Why You Lose When You Compare Yourself to Others

Theodore Roosevelt once said that “comparison is the thief of joy,” and he’s right! The moment you begin to compare yourself to someone else, you’ve already lost.

compare yourself

Looking at the success of others (or their “perfect” family, or car, or home, etc.) and thinking they have all the luck can lead you down a very dangerous path. At the end of that path lies the scarcity mentality and all the pitfalls it entails. So how you can avoid letting the success of others rob you of your wins?

There are three keys to overcoming the compulsion to compare yourself to others.

1. Emulate, Not Imitate

Let’s say you see a peer CRUSHING her sales goals every month. You know she follows a strict schedule, so you decide to copy her schedule exactly. Your hope is that this act of imitation will result in similar success for you.

Emulation, on the other hand, would be recognizing the fact that she has a schedule and that she is constantly getting wins, so you develop a schedule of your own (based on your own ideal week) and commit to sticking to it. It’s so much healthier—and more effective—to emulate rather than imitate.

With imitating, you’re going to burn out quickly. You’re never going to be able to replicate what someone else is doing perfectly. A schedule that works for your peer is unlikely to work for you.

You can’t simply copy what others are doing and expect it to produce identical results. Following a similar principle or path, but customizing it to your life and situation, is the key here.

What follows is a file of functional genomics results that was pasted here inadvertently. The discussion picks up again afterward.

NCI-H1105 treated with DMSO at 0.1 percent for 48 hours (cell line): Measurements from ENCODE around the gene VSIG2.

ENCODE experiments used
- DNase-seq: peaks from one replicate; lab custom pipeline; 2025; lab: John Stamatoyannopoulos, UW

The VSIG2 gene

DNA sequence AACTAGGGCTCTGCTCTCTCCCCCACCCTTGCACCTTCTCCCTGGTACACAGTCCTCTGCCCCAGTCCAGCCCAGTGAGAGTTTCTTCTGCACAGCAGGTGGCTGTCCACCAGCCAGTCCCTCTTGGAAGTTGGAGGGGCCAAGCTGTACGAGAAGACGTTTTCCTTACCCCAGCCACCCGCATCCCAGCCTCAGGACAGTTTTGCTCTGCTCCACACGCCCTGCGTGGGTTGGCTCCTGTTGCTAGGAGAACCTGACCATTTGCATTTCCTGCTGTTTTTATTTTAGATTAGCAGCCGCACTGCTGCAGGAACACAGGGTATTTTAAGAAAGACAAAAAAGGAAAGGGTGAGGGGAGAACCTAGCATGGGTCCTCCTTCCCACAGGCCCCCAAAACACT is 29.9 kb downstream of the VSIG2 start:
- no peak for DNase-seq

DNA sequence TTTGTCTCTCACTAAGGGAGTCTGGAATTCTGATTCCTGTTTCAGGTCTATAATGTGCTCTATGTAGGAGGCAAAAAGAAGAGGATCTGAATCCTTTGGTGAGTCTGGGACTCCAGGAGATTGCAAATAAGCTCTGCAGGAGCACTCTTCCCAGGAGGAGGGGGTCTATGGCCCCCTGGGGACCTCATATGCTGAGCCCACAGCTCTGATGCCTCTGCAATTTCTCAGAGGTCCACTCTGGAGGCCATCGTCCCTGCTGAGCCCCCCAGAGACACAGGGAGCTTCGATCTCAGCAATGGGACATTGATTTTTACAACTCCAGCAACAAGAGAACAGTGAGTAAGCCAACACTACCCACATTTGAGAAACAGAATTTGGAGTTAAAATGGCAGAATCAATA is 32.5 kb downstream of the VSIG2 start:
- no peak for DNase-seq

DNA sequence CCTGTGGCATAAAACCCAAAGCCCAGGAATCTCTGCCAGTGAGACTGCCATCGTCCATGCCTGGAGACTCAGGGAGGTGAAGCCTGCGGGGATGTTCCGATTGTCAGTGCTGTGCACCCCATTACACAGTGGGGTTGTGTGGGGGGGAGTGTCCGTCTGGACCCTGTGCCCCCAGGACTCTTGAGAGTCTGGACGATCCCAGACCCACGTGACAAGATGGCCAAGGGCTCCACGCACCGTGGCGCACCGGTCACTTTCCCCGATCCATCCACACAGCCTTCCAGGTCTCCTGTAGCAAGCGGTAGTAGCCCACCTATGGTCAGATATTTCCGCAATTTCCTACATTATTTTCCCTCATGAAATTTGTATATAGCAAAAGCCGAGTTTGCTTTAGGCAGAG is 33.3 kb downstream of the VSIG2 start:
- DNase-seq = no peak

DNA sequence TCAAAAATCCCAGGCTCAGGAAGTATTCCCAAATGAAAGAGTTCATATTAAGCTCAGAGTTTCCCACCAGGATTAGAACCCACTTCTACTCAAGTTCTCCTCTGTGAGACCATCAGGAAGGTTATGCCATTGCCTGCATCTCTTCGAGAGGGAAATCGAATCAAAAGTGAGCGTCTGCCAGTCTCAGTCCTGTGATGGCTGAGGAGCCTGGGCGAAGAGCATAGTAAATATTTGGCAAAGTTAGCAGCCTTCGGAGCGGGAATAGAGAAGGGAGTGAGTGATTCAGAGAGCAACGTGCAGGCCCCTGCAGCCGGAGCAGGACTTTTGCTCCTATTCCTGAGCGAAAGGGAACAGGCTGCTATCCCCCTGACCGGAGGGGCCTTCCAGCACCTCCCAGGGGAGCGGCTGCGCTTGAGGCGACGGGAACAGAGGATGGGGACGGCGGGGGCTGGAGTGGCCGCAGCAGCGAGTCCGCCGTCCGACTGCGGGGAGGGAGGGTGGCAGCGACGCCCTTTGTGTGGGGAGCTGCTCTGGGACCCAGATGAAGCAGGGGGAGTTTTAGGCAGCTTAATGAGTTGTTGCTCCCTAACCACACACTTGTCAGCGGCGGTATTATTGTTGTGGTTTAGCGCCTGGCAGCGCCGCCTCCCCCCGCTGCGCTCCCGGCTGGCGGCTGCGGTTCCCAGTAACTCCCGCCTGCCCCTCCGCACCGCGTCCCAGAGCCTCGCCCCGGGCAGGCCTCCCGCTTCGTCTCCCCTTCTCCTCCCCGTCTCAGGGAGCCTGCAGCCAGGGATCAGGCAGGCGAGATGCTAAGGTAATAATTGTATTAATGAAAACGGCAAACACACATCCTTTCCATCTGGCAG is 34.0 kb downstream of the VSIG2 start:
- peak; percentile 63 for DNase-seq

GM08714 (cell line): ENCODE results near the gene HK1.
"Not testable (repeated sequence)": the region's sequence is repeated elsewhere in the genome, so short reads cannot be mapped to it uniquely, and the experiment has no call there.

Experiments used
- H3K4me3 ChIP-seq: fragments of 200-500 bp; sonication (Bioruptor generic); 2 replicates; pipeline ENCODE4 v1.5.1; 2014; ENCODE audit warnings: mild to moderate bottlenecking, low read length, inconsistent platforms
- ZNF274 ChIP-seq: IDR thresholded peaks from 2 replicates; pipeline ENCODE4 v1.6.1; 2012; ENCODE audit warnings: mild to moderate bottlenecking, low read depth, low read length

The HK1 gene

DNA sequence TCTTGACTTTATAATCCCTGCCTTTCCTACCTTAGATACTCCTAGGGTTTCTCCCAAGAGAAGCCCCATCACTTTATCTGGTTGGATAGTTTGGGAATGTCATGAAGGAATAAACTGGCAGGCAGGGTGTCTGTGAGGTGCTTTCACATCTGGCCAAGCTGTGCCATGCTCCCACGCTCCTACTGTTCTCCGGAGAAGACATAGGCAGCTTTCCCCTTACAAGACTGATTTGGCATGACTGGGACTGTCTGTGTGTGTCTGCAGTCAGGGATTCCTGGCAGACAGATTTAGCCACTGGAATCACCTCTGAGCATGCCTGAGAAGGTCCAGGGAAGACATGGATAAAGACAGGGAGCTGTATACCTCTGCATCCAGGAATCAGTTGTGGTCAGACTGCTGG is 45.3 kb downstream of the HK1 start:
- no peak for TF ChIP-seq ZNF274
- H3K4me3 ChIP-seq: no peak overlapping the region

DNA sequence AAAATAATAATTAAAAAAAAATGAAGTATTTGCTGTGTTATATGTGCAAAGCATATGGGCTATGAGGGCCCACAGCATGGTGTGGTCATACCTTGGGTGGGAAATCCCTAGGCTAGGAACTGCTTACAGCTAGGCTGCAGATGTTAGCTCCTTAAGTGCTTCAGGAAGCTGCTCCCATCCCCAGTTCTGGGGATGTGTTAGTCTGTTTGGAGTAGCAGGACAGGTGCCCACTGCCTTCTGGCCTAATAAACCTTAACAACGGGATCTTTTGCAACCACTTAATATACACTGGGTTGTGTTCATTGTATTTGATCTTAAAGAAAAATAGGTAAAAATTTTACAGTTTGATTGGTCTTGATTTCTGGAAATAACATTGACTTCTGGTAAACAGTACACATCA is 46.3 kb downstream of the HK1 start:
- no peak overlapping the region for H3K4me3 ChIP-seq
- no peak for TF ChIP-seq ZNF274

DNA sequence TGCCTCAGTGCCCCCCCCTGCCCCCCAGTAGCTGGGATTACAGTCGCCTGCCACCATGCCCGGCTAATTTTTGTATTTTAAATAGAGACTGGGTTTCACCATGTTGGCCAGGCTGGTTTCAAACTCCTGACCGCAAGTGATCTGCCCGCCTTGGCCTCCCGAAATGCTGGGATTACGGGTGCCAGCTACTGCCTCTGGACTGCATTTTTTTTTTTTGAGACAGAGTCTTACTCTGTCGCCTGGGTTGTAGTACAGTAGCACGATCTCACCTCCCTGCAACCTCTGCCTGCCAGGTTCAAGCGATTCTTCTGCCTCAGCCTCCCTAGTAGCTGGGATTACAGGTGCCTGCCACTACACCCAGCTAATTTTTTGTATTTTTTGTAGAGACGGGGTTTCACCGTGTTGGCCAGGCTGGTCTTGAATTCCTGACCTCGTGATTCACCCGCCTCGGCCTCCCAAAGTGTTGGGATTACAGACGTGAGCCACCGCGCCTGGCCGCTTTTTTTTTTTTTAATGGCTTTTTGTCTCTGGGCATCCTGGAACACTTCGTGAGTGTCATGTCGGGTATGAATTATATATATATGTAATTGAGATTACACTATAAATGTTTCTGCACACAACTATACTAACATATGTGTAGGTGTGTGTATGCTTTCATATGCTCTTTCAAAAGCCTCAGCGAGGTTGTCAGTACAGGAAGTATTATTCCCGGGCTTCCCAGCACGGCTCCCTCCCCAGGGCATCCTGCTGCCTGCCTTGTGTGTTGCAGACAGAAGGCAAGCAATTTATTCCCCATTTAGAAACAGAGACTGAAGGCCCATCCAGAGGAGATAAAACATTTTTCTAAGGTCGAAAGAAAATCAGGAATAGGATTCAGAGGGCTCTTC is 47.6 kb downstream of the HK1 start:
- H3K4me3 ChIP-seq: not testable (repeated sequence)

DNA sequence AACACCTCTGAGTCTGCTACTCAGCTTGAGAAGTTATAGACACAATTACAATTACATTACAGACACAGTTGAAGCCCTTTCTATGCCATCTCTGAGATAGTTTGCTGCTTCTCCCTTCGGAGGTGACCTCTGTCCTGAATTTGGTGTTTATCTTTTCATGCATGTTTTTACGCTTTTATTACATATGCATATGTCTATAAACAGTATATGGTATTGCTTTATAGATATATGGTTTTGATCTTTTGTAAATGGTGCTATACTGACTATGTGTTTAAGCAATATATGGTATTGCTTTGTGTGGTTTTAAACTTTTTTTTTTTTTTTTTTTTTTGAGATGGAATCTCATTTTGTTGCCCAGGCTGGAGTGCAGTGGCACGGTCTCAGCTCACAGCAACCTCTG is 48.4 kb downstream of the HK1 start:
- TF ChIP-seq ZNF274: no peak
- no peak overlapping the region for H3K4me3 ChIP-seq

2. Believe You Are Good Enough

Self-talk is so important! And when you’re constantly comparing yourself to others in a negative light, what you’re telling yourself—whether you realize it or not—is that you’re not as good as them and don’t deserve what they have. You absolutely must get to a point in your life where you know without question that you are good enough.

When it comes to achievements, it also helps to remember that if you’ve done it in the past, you can do it again. If you closed a monster account once, you can do it again. You’ve already proven it to yourself!

But if you continue to compare yourself to others, you’ll never win. Just because a peer closed a $2 million account and the biggest you’ve ever closed was $85,000 doesn’t mean you’ll never get to where they are. Keep plugging away and putting in the work, and it will come.

3. Set Realistic, Achievable Goals

This is a big one. We set ourselves up for failure by looking at the success of others and basing our goals on their numbers, no matter how different they are from our own.

You can’t guarantee that if you closed $12 million last year, this year you’re going to close $42 million. How is that realistic?!

If you closed $12 million last year, and that was a 20 percent increase on the year before, then set a goal to meet that and increase next year’s sales by 20 percent over this year. Then make a 25 percent increase your stretch goal. Your minimum goal is $14.4 million, but you’re really aiming for that $15 million figure.

That is an achievable number. Jumping from $12 million to $42 million is very unlikely to happen. You’ll likely feel so defeated that you’ll give up on yourself even earlier in the year, making it a struggle to hit even the $15 million mark. Quit looking at your neighbor’s lawn, and focus on your own!

It can be hard to stop comparing yourself to others, especially when everything always seems to go their way. But nothing good can come of it.

These people aren’t unique or special. They’re not better than you. They just believe they’re good enough.

The successful people around you have built and live by an effective schedule. They set realistic goals. They know what they’re capable of achieving and believe in their power to do it. And you should too.

Until next time—go sell some stuff!

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